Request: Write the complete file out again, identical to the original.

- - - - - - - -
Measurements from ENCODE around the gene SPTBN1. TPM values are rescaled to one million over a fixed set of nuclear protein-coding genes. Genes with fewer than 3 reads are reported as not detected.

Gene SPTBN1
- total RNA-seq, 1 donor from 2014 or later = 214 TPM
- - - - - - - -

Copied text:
Measurements from ENCODE around the gene SPTBN1. TPM values are rescaled to one million over a fixed set of nuclear protein-coding genes. Genes with fewer than 3 reads are reported as not detected.

Gene SPTBN1
- total RNA-seq, 1 donor from 2014 or later = 214 TPM